Fluorescent wave-shaped X-rays
Dietrich Förster specializes in public art. In an interview, the sculptor explains how he develops his ideas and the role suitable materials such as PLEXIGLAS® play.
Hailing from Apfeldorf (a village in Bavaria, Germany), Dietrich Förster has been working on public art projects since 1990. The 58-year old strives to create a counterpart to architecture which also blends in perfectly with the environment. In implementing his ideas, Förster likes to make use of different materials, such as PLEXIGLAS®.
At the University of Greifswald, for instance, he installed DIN-A4-sized white sheets of Röhm’s brand acrylic glass, which seem to float through the library. In Passau, a “luminous salt crystal” made from PLEXIGLAS® reminds passers-by of an old salt trade route. And the “Luminous Wave” installed at the Development Center for X-ray Technology of the Fraunhofer Society IIS in Fürth represent the X-rays researched at the institute in the shape of waves made of fluorescent PLEXIGLAS® – even though X-rays aren’t actually visible.
Piece by piece
The X-rays researched at the Fraunhofer Institute in Fürth were the inspiration for Dietrich Förster’s installation “Luminous Wave”.
© Dietrich Förster, Kunst im öffentlichen Raum
Artwork made of PLEXIGLAS®
The individual elements consist of PLEXIGLAS® GS - fluorescent. The properties of the material create a luminous effect without any need for electricity.
© Dietrich Förster, Kunst im öffentlichen Raum
You have realized your projects in many different locations. What challenges does public art involve?
Förster: “Public art often depends on tenders. Thus the challenge is sounding out the established framework. In the public sphere, you have to adhere strictly to the requirements. If you don’t, there’s no chance of realizing your idea. For example, there is the budget. And there are regulations to ensure that there is no risk of injury and that children cannot climb on the work of art. It is sometimes difficult to comply with these requirements. In addition, the architectural situation and the people who work there also provide a framework. I put it all together and build something out of it.”
About: Dietrich Förster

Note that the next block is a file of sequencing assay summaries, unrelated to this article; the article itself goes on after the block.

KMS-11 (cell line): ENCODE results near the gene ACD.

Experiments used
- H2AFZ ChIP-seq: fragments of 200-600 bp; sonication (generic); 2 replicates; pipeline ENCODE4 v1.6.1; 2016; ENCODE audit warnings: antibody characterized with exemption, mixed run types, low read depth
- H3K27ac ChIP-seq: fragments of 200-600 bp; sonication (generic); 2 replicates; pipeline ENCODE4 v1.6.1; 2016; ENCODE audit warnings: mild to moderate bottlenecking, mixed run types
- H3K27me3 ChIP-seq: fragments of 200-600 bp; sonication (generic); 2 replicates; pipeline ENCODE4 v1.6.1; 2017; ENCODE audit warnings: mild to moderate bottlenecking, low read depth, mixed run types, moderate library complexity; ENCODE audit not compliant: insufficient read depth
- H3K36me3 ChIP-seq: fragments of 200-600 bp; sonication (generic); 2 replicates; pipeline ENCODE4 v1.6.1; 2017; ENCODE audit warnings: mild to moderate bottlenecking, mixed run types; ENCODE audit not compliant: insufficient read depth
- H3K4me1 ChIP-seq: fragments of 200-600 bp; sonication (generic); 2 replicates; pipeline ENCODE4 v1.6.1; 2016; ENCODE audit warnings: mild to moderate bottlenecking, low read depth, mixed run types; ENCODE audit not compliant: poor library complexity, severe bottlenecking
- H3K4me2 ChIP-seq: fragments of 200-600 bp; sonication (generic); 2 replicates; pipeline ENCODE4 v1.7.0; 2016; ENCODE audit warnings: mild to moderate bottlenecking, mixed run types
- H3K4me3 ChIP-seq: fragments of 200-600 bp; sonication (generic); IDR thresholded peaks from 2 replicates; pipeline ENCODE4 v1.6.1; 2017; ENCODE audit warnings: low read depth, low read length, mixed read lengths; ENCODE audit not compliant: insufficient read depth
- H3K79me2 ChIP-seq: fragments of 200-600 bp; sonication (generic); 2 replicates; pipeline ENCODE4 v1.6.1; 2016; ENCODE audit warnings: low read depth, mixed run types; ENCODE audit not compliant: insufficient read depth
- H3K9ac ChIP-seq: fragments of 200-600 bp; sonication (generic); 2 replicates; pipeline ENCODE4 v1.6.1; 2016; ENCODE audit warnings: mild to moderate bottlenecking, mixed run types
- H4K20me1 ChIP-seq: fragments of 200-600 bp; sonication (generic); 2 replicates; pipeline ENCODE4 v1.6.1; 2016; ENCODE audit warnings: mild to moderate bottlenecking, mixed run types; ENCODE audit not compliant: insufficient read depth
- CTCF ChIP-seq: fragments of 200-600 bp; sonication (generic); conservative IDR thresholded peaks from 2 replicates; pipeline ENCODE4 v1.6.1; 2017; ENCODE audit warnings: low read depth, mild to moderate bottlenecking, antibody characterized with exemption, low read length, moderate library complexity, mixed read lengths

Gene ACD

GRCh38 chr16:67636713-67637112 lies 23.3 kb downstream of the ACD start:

Born in Munich in 1959, Förster studied sculpture at the Academy of Fine Arts in Munich. Since 1990, he has focused on public art.
When Förster inspects the situation on site, he usually already has an idea in mind – e.g. where the installation is to stand, hang or be attached in the end. It’s crucial to have that personal impression. For sometimes he has an idea in mind, but then he visits the site and realizes that the circumstances are actually quite different. One time a “park area” was advertised in the tender that turned out to be a parking lot rather than an outside space. Another time, right on the spot that he had selected for his artwork, there was an ancient tree that hadn’t been shown on the plan.
Ultimately, maintaining close contact with the persons responsible on the ground is crucial for Förster. It’s the only way he can exert some influence and sometimes even suggest changes.
How did you come up with the idea for the “Luminous Wave”?
From sheet to wave
Using fluorescent PLEXIGLAS® sheets with a thickness of 30 mm, the company k-tec from Radstadt (Austria) milled the arched contours of the wave forms and polished the edges. U-profiles were formed from stainless steel and sunk into the ground. The PLEXIGLAS® elements were then inserted and the joints filled with 2K silicone. The rails are anchored in two strip foundations, which run transversely to the rails. Only the rails integrated into the concrete block of the forecourt remain visible.
Förster: “The layered representation of objects examined with X-rays, which I had seen at the Development Center for X-ray Technology of the Fraunhofer Society, certainly inspired my idea for the “Luminous Wave”. The analogy to waves of water was obvious to me because I was living right by the Lech river at that time.”
Did you have a specific material in mind when you were developing the idea?
Förster: “When I have an idea, I go on the hunt for a suitable material that I can use to bring it to life. The possibilities of realizing ideas depend on the available material and its properties. With the wave-shaped X-rays, I quickly realized that I would opt for acrylic glass.”
Why is that?
Förster: “My first idea was a block, from the top of which a wave form would be milled out, which meant that glass was out of the question. It would have involved an insane amount of effort and it would have been much more expensive than with PLEXIGLAS®, a material I am already familiar with from other projects. In addition, acrylic glass involves lower safety risks as it considerably more durable than glass – just think of children playing near the work of art, skating or riding on scooters.”
Why did you abandon your initial idea of a block of acrylic glass?
Förster: “To stay within budget, the only acrylic glass block that would have been feasible was too small to work in the surrounding architecture. Instead of a block, I reduced the representation of the wave to cut planes and was thus able to produce a much larger sculpture with less material. Plastics specialists recommended the use of fluorescent PLEXIGLAS®. Thanks to the special material properties, the sculpture now looks as if it were illuminated, thus creating the illusion of a flowing wave that glides through the space.”
The motif of the flowing waves is continued on the inside of the building, except that they are fixed to the ceiling rather than to the floor.
Förster: “If you want to hang glass objects above people’s heads, you need to put in a lot of effort to get clearance from the building authority. This process is not required with PLEXIGLAS®. The acrylic glass is more durable and can be used without official approval in most cases.”